May is college graduation month, the time for celebration for students and their families. But only 4 out of 10 American students, get that privilege. A four-year college degree seems to be the ticket to ride — with access to illustrious jobs. Middle- and lower-income families, however, find it unaffordable and remain stuck behind the vicious cycle of class barriers.
Universities, especially nationally ranked research institutes, are expensive and hard to get into, as rated by U.S. News. Private colleges are selective. They raise funds from rich alumni. Even public universities that offer a similar breadth of curricula do so to attract prominent researchers to the faculty. To entice professors, universities must offer the best research facilities. Research fuels innovation which in turn boosts the US economy.
What works, needs to be preserved.
Most students attend college to find good jobs, not to be researchers. Yet they are burdened with the high cost of tuition and living expenses, for four years. The cost of college education keeps outpacing the cost of living, making it unaffordable for more and more families. According to Forbes, “from 1980 to 2020, the price for a four-year college, after inflation-adjusted, increased by 180%.”
Graduates of underfunded and understaffed high schools in low-income neighborhoods generally do not meet the criteria for college admission, and continue to remain in the middle or lower tier of society.
A report from the National Center for Education Statistics states “in 2020, (only) 62 percent of high school completers immediately enrolled in 4-year institutions.” And by most accounts, the college dropout rate is 30–35 — mostly due to financial reasons.
Employers are also overly impressed by applicants with Ivy League degrees. The selection process, low acceptance rates (4–8%), and high tuition make them out of reach for a large percentage of American students.
I propose a 2-year professional degree instead.
Four-year degree colleges, private and public, offer students far too many courses than necessary. In this process, students rack up college loans. Also after four years, many areas may not be in a hot job market, or the students may not have selected the right major, to pay back their debt. They and their family are saddled with decades of student loan payments.
President Biden’s student loan forgiveness program is a temporary Bandaid. Plus further government spending tends to increase inflation, resulting in higher interest rates for the current college applicants.
I attended a four-year engineering college in India. Then I enrolled at UCLA and earned my master’s degree in electrical engineering. With the help of my professor, I landed a well-paying job in Silicon Valley.
Looking back at my 35-year career, I see that I used only a small sliver of my college education. Did I learn how to keep learning, and to analyze problems? Of course, I did. Did I land in the hot job market? A resounding yes. By luck or serendipity, I opted for electrical engineering because I had been introduced to electric currents and circuits in high school, and happened to like it.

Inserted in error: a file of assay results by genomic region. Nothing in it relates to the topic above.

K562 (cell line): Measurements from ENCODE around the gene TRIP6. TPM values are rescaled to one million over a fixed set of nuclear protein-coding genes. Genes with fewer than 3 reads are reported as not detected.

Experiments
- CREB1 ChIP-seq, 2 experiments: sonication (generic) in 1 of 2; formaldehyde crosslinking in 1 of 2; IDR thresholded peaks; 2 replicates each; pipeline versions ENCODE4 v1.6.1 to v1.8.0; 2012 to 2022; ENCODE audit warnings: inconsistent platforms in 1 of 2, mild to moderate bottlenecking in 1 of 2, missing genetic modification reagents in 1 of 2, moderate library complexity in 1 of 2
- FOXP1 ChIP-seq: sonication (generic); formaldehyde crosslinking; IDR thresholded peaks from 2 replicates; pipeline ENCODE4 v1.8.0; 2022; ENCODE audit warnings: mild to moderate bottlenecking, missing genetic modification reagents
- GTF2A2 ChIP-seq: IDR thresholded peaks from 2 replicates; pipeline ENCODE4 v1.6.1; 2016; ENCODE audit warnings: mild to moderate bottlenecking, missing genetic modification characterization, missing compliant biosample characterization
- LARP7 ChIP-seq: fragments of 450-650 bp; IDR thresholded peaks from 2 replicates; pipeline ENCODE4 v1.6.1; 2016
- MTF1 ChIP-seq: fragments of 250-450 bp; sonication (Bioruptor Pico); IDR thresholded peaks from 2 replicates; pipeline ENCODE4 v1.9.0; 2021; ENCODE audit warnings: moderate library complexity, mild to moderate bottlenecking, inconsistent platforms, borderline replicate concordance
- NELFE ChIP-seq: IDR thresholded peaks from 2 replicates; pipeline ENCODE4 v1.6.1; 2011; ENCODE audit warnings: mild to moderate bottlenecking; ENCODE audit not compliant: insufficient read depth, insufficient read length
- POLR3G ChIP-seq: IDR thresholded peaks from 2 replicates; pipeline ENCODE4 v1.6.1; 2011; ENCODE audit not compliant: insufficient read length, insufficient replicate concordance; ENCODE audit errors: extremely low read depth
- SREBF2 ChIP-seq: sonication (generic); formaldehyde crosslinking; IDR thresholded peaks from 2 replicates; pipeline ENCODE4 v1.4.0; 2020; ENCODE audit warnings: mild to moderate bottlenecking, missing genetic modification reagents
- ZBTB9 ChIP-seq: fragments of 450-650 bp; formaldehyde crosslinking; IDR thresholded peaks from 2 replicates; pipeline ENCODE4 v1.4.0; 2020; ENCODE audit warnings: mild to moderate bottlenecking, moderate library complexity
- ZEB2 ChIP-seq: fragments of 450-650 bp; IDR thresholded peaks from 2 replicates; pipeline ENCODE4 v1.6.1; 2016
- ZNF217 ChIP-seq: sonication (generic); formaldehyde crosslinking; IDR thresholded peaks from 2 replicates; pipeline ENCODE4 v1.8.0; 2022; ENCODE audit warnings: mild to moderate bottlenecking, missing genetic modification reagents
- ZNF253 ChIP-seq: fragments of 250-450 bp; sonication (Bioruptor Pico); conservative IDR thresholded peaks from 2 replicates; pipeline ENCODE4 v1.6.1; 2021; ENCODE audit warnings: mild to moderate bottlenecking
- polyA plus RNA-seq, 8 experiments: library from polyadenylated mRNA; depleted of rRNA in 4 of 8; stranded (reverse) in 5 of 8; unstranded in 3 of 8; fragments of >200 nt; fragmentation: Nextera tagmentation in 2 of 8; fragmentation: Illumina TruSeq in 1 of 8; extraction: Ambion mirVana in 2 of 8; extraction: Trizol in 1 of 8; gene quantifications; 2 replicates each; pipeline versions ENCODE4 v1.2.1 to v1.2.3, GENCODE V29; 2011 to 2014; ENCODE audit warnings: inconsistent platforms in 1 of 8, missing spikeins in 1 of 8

A shorter, more focused, and more intense college experience can be richer, where students are more likely to apply themselves. I went into circuit theory, designing electronics hardware that could be used in different systems and industries. I could have learned to do that in just two years but had to learn electromagnetic theory, mechanical drawing, solid-state physics, and programming, too.
Outside the rigor of problem-solving and critical thinking, while working intensely on the selected major, students need professional skills for the work environment such as writing, communication, and teamwork. General education takes longer to absorb and must be built into the curriculum, like in an MBA program. In my view, for good job prospects, we need to be apt in presenting ourselves, in our professional interactions, and have theoretical expertise in the chosen discipline.
I also learned much from living with other students in university housing. Learning about their diverse backgrounds and their approaches to problem-solving was an enriching experience. Plus it took me out of my home environment — to develop myself more fully.
The two years professional college degree can be made to work with higher success, I claim. People like Bill Gates, Steve Jobs, and Mark Zuckerberg did not finish college. In a speech at the Ivey Business School at Western University in 2012, Warren Buffet said, “I don’t think college is for everyone,” adding that none of his three children graduated from college. But they all got started on college education till they found their path.
We need college degrees for all college-bound students and not just the exceptions. Plus, colleges, with the same number of professors and buildings, can then start graduating twice the number of students and imparting more relevant education, I think.
I believe my proposal for advocating a two-year professional degree program has a lot of merit, even if it may not work for all disciplines, such as medicine or astrophysics. Making changes in the education system is a long and hard process, to maintain standards of excellence.
But we must strive to change it, to fulfill the promise of America, “the land of opportunity,” for all.